July 12 2018
“Salty” doesn’t necessarily mean “unhealthy” for hard-working athletes.
Someone recently told me that “a spoonful of apple cider vinegar a day keeps the doctor away.” I politely nodded and smiled, thinking the statement was complete nonsense. Apple cider vinegar is one of those foods that has been deemed a “superfood” without much research to back up the claim. Foods like these gain popularity for mostly anecdotal reasons. That’s not to say there aren’t some health benefits to these “superfoods,” but they certainly aren’t miracle cure-alls. I asked some fellow dietitians which “superfoods” their clients love that aren’t actually superfoods at all. Here’s what they had to say.
Some research shows the health benefits of vinegar, but most of these studies have been performed on people with diabetes. One study suggests that ingesting 2 tablespoons of apple cider vinegar at bedtime may help regulate waking blood sugar in people with type 2 diabetes. The acetic acid in vinegar reduces the digestion of starch and helps foods sit in the stomach longer, making you feel fuller for a longer amount of time. However, researchers noted that this result was not exclusive to apple cider vinegar. In other words, the same thing will happen if you drink red wine or balsamic vinegar. For apple cider vinegar lovers who swear by the toxin clearing effects of unpasteurized “mother” apple cider vinegar: I hate to break it to you, but there’s no research to support these claims. Your body does a great job clearing out its own toxins with a really useful tool–it’s called the liver.
“I have several athletes who feel honey and sugar aren’t the same thing,” said Sports Dietitian Angie Asche, MS, RD, LMNT. Some of her clients indulge in a tablespoon of raw honey each day to help with their seasonal allergies, and there’s no real evidence to prove that this helps. “I would definitely recommend runners utilize honey as a source of quick acting fuel, but don’t assume you’re going to have a huge boost to your immune system and conquer all your allergy problems,” says Asche. Registered Dietitian Lauren Harris-Pincus, MS, RDN added, “Honey is high in fructose, so anyone with IBS or [who needs] to follow a low FODMAP diet may find that it causes tummy distress.”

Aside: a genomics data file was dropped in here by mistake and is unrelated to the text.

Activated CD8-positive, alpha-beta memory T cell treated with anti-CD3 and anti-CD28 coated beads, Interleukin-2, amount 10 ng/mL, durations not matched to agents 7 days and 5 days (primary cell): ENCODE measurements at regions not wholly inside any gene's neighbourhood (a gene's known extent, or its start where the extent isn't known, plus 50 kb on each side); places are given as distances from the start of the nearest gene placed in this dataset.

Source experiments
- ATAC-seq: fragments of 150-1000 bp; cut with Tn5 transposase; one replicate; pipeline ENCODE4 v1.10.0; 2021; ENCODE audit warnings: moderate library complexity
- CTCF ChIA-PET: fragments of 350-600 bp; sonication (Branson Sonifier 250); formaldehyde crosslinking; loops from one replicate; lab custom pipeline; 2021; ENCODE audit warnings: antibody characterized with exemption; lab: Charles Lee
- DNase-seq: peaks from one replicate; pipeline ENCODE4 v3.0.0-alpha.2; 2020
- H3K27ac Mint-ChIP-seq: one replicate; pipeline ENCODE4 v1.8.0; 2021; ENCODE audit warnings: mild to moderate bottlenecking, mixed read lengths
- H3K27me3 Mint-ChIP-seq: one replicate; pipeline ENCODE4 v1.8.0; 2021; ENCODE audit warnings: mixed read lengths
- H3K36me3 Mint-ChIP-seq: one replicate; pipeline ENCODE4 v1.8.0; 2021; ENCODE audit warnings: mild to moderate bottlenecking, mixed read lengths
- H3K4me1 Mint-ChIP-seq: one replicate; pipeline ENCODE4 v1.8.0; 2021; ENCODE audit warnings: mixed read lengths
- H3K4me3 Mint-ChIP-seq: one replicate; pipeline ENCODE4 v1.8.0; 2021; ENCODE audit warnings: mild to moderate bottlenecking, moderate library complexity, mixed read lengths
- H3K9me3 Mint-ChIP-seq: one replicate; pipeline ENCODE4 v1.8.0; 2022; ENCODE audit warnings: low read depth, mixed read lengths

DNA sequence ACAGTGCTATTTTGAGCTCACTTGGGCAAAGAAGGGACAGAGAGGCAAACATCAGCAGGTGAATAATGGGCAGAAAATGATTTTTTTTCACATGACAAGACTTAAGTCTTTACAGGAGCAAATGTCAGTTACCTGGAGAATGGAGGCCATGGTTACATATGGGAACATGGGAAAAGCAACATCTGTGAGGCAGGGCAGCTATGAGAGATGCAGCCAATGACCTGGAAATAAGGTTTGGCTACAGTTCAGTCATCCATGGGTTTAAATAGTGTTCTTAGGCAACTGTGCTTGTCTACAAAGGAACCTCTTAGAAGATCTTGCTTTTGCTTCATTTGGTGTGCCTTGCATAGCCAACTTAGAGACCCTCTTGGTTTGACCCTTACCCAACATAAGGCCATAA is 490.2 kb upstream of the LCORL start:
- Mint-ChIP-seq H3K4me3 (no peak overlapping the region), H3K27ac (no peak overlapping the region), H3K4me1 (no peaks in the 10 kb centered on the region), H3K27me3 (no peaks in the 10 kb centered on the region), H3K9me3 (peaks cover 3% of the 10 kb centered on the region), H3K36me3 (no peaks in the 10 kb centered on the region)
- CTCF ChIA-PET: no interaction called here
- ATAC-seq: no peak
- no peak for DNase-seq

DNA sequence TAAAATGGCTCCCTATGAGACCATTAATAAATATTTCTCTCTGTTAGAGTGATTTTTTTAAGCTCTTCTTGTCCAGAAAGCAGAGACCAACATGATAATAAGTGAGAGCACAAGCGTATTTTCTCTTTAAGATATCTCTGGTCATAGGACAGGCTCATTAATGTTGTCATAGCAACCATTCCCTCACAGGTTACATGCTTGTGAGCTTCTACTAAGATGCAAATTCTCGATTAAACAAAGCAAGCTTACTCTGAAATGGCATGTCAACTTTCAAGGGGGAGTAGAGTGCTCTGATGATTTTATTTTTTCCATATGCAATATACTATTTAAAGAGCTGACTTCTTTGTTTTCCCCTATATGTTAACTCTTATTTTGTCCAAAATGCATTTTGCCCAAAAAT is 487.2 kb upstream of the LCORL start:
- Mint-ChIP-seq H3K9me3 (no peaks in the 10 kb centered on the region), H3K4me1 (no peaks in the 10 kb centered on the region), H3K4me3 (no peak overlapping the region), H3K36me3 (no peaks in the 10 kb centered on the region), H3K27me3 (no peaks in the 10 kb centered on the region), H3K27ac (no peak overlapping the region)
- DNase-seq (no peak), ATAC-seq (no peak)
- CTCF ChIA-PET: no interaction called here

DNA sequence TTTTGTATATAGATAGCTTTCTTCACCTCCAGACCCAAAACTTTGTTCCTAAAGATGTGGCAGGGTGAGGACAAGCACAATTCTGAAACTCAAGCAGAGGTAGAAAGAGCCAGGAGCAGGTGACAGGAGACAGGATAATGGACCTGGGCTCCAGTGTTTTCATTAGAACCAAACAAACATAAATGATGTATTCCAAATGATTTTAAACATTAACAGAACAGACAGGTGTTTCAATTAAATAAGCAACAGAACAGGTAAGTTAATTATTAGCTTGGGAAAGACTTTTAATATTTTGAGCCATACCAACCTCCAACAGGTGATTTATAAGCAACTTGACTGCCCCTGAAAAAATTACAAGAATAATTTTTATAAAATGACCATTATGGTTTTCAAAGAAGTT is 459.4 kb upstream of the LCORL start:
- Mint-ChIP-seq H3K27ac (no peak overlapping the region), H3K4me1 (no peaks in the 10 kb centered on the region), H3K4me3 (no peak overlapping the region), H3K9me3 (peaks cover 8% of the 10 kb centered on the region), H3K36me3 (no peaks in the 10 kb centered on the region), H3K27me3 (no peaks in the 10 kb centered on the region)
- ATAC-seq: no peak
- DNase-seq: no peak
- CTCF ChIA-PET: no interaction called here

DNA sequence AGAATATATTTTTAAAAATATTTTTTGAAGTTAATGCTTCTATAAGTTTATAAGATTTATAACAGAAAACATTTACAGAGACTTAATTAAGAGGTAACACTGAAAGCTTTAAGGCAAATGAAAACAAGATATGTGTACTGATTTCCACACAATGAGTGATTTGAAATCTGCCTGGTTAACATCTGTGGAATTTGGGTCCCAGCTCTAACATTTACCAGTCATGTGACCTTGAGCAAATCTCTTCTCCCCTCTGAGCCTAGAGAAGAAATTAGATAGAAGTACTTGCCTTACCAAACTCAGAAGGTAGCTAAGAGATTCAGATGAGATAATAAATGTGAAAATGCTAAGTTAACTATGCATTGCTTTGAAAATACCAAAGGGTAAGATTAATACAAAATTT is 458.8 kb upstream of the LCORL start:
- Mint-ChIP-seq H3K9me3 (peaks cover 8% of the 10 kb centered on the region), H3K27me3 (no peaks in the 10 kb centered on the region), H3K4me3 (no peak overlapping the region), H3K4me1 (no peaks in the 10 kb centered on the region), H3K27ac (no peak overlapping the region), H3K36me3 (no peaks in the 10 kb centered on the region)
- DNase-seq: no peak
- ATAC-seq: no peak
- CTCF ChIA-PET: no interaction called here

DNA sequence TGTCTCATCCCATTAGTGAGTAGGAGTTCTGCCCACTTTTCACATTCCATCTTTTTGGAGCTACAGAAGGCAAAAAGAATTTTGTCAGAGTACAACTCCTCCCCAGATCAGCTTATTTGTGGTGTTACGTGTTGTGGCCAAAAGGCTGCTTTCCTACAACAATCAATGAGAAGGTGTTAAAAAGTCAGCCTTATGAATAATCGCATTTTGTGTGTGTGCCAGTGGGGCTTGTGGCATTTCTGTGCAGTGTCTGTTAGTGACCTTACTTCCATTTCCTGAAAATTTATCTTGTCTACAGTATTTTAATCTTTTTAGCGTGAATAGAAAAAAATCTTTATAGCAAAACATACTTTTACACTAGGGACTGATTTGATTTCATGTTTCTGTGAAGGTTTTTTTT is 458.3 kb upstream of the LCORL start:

“I get a lot of questions about pink Himalayan salt from my clients looking to lower blood pressure or eat heart healthy,” said Registered Dietitian Denine Marie, MPH, RDN. For those unfamiliar with pink Himalayan sea salt, it’s mined from the Himalayan mountains and has trace amounts of magnesium, potassium and calcium. However, it still contains 98 percent sodium chloride (salt). Many people believe Himalayan sea salt has less sodium, but it’s not much different from regular old table salt. “It is a very trendy superfood with a high price tag, yet the claims are misleading for people interested in reducing sodium intake or boosting nutrition,” Denine said. She recommends skipping the designer salts and spending money on fresh fruit and veggies instead.
The oil from this tropical fruit has become a staple for many that follow trend diets. Its popularity is due to one of the fats it contains, called medium chain triglyceride (MCT). This type of fat tends to be used for energy rather than storage. But only about 15 percent of the fat in coconut oil is comprised of MCTs; all the rest is unsaturated fat. Many studies have shown that, when unsaturated fats are replaced with saturated fats, this can lead to heart disease and raise LDL (“bad”) cholesterol. That being said, it comes as no surprise that the American Heart Association recently published a paper that bluntly declares, “We advise against the use of coconut oil.” However, there’s nothing wrong with ingesting some saturated fat in moderation. Still, a daily diet that includes ingesting coconut oil at multiple meals may have negative health impacts.
Don’t hate me for this one; I love dark chocolate just as much as the next runner. But here’s the thing–dark chocolate has two things in it that make it taste really good: sugar and fat. Pure dark chocolate tastes like chalk. Literally. Out of all the items on this list, dark chocolate probably has the most research promoting its health benefits. It’s rich in flavanols, and studies have shown that people with high flavonoid blood levels have a lower risk of developing heart disease, lung cancer, prostate cancer, asthma and type 2 diabetes. So what’s the catch? The recommended serving size for a piece of dark chocolate is 1 ounce, which is usually only about 1/3 of a bar. That single ounce of chocolate also has about 12 grams of sugar and 10 grams of fat. Anyone who thinks they can get their antioxidants from dark chocolate instead of fruits and vegetables is sadly mistaken. Not only do fruits and veggies have antioxidants, they’re also packed with vitamins and minerals and are much lower in calories. All in all, dark chocolate definitely has its benefits, but it’s best to keep it as a once in a while treat, rather than an everyday “superfood.”